White cleats earn Gardner a warning

White cleats earn Gardner a warning

NEW YORK -- More than a half-century has passed since Joe Namath shocked the establishment while wearing white cleats for his snaps with the fledgling Jets. As Brett Gardner learned this week, the color of an athlete's footwear can still be a touchy subject.

Gardner said that he received warnings from Major League Baseball and Yankees general manager Brian Cashman about being out of uniform after he wore a pair of bright white New Balance spikes out to left field for Sunday's 2-1 victory over the Mariners.

"I don't think anyone came to my locker and took them, but I won't be wearing them again," Gardner said. "That was a one-time thing. I definitely got several warnings on that already -- unofficial and official from the bottom all the way to the top."

The shoes were sent to Gardner for the All-Star Game in Cincinnati, but he said that he could not use them because they clashed with the road gray uniform. The Yankees didn't believe they went all that well with pinstripes either; by the letter of the law, Gardner said, his shoes need to be at least 51 percent black.

Gardner said that he was not fined, but he could be if they appear again. He said that he wore the shoes at the urging of Yankees left-hander CC Sabathia, who pitched six innings of one-run ball on Sunday afternoon against Seattle.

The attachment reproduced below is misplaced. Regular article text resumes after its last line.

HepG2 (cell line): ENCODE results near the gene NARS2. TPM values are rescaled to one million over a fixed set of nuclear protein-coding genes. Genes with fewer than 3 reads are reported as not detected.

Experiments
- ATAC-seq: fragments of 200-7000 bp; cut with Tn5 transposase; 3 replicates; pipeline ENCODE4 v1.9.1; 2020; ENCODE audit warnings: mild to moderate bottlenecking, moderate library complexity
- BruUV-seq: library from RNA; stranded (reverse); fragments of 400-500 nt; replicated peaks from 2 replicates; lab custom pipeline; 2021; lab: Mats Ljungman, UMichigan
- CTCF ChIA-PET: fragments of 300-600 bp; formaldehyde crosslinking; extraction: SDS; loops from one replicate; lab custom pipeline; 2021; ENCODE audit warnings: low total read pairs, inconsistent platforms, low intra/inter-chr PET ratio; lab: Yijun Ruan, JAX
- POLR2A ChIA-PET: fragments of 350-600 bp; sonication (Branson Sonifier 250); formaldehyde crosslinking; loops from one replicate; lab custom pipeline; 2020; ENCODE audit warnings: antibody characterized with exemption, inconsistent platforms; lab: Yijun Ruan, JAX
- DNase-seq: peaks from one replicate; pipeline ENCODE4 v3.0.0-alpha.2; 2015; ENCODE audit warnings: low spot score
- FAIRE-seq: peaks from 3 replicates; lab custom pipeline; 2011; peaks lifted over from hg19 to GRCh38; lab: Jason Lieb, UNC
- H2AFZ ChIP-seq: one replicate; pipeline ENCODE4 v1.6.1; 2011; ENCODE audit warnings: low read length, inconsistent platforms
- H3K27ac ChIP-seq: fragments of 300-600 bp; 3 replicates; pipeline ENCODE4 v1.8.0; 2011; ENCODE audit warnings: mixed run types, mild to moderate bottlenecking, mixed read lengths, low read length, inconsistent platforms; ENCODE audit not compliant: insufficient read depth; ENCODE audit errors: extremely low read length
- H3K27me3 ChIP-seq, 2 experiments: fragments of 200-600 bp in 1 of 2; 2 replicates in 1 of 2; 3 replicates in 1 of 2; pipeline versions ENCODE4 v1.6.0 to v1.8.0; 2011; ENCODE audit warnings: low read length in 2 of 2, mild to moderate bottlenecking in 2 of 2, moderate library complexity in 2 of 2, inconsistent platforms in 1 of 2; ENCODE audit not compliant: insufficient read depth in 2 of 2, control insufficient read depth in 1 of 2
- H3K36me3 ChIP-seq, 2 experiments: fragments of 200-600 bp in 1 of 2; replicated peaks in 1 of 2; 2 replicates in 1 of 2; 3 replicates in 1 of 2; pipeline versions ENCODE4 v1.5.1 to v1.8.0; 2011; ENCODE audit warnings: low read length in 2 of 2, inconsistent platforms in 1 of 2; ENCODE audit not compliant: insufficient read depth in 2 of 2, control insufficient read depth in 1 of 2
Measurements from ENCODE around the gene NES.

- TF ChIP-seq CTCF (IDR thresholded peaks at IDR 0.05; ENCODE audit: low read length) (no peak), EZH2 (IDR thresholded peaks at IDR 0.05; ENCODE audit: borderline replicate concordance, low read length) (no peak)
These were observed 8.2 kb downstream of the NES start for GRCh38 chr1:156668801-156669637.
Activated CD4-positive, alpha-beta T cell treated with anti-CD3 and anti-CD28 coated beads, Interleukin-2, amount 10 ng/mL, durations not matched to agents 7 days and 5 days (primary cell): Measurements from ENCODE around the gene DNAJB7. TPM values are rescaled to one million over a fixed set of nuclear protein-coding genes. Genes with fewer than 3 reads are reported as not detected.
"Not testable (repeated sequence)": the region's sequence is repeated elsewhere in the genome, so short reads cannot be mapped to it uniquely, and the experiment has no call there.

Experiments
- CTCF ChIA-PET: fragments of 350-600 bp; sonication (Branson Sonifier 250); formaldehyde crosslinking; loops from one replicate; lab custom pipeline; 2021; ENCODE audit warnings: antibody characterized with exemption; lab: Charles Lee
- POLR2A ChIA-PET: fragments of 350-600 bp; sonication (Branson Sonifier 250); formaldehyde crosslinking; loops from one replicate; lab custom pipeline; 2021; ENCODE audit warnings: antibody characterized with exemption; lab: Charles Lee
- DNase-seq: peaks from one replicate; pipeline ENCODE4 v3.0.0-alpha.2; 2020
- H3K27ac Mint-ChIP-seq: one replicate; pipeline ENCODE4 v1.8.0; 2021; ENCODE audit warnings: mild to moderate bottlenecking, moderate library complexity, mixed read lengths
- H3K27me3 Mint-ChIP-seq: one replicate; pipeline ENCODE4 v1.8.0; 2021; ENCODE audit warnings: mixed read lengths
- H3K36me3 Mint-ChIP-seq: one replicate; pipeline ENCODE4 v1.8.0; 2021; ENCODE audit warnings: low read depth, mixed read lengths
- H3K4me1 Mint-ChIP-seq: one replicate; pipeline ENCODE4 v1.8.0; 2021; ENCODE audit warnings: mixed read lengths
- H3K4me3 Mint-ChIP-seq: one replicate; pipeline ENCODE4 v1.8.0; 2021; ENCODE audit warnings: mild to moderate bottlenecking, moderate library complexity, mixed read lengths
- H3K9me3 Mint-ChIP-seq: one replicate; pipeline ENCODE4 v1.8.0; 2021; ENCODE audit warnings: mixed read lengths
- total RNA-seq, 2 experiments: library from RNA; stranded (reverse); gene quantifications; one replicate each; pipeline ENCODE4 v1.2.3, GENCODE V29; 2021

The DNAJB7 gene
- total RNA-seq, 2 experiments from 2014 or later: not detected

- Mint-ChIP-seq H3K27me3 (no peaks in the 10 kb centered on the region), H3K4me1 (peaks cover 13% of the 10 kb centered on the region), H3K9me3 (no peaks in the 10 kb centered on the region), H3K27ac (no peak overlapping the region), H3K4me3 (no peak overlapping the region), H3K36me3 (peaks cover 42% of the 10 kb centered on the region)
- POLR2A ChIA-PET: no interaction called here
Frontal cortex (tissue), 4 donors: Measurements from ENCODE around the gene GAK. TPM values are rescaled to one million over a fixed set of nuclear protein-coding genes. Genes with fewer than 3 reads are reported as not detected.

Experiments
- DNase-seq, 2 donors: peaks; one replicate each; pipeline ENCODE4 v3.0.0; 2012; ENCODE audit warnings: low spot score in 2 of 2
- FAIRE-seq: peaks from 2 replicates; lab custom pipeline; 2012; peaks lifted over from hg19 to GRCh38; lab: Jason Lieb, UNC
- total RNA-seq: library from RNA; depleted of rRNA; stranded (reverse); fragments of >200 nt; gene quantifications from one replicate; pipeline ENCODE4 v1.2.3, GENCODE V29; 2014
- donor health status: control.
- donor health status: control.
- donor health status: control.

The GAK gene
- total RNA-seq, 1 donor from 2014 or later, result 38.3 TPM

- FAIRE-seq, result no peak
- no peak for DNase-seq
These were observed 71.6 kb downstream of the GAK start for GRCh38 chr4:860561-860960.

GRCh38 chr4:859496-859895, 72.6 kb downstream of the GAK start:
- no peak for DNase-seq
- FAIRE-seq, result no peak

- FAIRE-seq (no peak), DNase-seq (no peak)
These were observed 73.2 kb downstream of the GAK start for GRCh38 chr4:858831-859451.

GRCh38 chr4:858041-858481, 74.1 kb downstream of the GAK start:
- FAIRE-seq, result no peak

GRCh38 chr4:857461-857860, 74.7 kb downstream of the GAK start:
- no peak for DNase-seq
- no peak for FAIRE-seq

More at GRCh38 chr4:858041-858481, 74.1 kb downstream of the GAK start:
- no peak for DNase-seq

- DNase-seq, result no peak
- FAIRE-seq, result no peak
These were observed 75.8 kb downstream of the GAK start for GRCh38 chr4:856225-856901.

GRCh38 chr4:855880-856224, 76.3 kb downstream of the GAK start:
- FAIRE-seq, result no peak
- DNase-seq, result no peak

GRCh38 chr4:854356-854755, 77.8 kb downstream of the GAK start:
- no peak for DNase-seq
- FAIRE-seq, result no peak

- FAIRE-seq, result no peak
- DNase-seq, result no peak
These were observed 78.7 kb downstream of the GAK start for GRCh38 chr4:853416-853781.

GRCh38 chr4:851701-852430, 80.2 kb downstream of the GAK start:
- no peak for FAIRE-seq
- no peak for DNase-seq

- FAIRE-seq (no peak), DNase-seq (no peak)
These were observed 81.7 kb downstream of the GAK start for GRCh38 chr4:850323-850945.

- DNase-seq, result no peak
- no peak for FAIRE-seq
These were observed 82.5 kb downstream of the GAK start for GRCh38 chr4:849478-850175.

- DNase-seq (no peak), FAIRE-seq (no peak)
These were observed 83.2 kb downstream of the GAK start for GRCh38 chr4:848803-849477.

"I was unpacking my stuff and a couple of guys were like, 'Oh, those shoes are sweet,'" Gardner said. "CC wanted me to wear them. I forgot about it, and Sunday morning CC was pitching. It was 12:15 and he was walking out of the training room and getting ready to go outside for the game.

"He's like, 'Hey, if you don't have those white shoes on, you keep your little [rear end] inside!' So I was like, 'Well, I guess I've got to put the white shoes on then.' I made the big guy happy. Maybe I'll take a little credit for how well he pitched too, because of the cleats, I guess. It was fun, but a one-time thing."

Bryan Hoch is a reporter for MLB.com. Follow him on Twitter @bryanhoch, on Facebook and read his MLBlog, Bombers Beat. This story was not subject to the approval of Major League Baseball or its clubs.